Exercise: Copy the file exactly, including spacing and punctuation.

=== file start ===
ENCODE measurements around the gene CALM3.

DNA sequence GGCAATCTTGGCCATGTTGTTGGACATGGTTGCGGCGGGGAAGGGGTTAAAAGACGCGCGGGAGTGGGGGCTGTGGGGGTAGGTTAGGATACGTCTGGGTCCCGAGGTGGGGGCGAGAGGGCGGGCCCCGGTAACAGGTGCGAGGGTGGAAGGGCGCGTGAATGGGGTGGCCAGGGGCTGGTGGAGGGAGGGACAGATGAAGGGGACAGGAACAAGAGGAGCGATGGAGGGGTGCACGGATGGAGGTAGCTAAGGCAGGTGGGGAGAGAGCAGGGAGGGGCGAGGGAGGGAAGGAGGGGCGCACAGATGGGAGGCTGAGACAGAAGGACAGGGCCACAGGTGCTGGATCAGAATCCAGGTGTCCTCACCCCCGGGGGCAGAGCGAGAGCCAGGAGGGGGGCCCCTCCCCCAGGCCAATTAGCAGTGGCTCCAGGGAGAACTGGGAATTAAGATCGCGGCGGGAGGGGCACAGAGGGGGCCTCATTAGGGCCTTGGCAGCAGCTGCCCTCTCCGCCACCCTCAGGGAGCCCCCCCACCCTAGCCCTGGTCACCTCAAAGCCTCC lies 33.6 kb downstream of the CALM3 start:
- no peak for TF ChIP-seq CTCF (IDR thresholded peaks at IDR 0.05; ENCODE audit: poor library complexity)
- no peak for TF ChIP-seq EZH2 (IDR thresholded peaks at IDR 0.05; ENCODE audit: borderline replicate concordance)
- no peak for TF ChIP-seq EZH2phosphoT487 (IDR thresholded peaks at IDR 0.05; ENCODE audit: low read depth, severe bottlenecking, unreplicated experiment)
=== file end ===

ENCODE measurements around the gene CALM3.

DNA sequence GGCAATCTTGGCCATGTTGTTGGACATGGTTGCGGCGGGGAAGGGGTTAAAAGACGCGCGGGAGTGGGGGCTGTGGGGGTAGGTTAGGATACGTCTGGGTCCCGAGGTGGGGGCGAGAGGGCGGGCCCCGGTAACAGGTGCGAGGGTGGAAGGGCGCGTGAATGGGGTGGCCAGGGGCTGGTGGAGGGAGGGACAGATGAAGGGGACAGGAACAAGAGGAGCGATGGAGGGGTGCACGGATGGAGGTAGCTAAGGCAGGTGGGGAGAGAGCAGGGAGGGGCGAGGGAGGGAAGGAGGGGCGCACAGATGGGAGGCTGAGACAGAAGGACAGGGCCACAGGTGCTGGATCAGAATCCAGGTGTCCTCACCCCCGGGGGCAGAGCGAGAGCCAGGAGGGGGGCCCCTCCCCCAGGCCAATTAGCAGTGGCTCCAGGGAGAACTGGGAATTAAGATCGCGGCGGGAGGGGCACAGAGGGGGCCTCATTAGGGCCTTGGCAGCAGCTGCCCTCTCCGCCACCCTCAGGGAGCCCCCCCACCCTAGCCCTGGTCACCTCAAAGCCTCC lies 33.6 kb downstream of the CALM3 start:
- no peak for TF ChIP-seq CTCF (IDR thresholded peaks at IDR 0.05; ENCODE audit: poor library complexity)
- no peak for TF ChIP-seq EZH2 (IDR thresholded peaks at IDR 0.05; ENCODE audit: borderline replicate concordance)
- no peak for TF ChIP-seq EZH2phosphoT487 (IDR thresholded peaks at IDR 0.05; ENCODE audit: low read depth, severe bottlenecking, unreplicated experiment)